So much for "a week is a long time in politics"; it only took a day to wipe the smile off New Zealand's collective Covid-free face.
Monday marked the Ministry of Health's "elimination day" - the magic number of 28 days (two full cycles of the virus' transmission) of no new cases since the last community transmission case came out of isolation.
It was "official" confirmation the Government's "go hard and go early" strategy and all the hard work and sacrifice by the "whānau of five million" had paid off. Official vindication of our past week basking in our Covid-free glory, our newfound alert level 1 freedoms, the world's accolades for crushing the virus, and the Prime Minister's "little dance".
We did it.
Yet a mere day later, we had two new cases: two women who flew to Auckland from the UK, had been in managed isolation, were given a compassionate exemption to visit a dying parent, and who travelled to Wellington where they tested positive for the virus.
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New Zealanders have been told all their sacrifices are for a reason, the harsh lockdown measures for a reason, the economic pain for a reason. We have been told about the work done to get our lab testing and our contact tracing up to speed, told of the necessity for our strict border restrictions and funeral rules, told we could be confident in our quarantine and exemption measures.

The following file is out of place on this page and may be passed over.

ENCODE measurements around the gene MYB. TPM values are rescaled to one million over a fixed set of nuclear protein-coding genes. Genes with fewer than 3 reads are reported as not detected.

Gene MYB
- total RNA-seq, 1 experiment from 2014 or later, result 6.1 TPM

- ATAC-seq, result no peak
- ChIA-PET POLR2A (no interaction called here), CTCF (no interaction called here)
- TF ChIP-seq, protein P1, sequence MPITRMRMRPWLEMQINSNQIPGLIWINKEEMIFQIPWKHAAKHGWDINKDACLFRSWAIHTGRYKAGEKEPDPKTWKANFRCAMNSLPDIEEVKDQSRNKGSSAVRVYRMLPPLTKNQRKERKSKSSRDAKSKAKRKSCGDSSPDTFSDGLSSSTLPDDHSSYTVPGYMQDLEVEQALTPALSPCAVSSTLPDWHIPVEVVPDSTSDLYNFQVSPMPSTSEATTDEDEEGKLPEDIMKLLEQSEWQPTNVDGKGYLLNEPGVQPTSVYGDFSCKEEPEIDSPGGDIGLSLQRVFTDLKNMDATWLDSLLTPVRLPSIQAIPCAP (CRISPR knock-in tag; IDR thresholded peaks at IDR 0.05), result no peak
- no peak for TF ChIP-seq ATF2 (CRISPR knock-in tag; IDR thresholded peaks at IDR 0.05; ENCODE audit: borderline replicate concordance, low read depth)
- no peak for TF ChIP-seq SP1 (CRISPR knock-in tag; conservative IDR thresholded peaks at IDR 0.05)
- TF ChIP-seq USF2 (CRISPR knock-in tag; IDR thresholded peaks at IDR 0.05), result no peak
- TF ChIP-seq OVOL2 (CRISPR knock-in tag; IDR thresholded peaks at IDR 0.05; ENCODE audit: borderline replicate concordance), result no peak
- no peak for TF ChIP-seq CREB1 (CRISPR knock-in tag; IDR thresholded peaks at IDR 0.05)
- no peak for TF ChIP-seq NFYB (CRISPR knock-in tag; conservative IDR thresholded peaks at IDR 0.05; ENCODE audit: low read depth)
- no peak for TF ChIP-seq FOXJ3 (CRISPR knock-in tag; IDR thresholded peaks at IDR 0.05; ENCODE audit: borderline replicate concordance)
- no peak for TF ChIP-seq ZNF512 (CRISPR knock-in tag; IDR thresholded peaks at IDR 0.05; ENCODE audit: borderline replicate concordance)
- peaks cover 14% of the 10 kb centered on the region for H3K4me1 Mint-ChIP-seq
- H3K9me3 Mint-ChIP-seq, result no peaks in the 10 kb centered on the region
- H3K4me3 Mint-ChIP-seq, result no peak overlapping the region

How could it go so wrong, and who is to blame?
It appears at this stage one of the women was symptomatic but had put it down to an underlying condition, the routine daily health carried out in managed isolation was not performed adequately so did not catch that, possibly compromising the subsequent granting of the compassionate exemption, and there was no test before leaving isolation.
There are no winners here.
The Government had previously been criticised for its lack of compassion and exceptions around funerals and tangi, and allowed for special exemptions. It has now revoked them. An obviously frustrated Prime Minister Jacinda Ardern fronted media yesterday, backing Health Minister David Clark and saying they had been let down; that the checks and balances they had been assured were in place had not been adhered to. She has appointed assistant chief of defence Air Commodore Darren Digby Webb to oversee all quarantine and isolation facilities.
Director general of health Dr Ashley Bloomfield has taken responsibility for the failings and "ensuring this does not happen again".
That is essential to fix the clear flaws in the system. But is it enough?
So many people have been let down: the women themselves, other individuals hoping for similar exemptions, staff and guests at the Novotel Auckland, and all New Zealanders, who have endured a lengthy lockdown with restrictions and sacrifices, and must now be wondering who to trust, fearful about the re-emergence of the virus and a return to higher alert levels. And what now for our transtasman or other travel bubbles?
Clark has surely reached the end of the line. He should offer his resignation or be fired by the PM. He is ultimately responsible for this significant breach, which comes after revelations two teens breached the same rules and went AWOL after attending a funeral, and his own personal travel-rule breaches during lockdown.
There must be meaningful accountability here; the whānau of five million deserves better.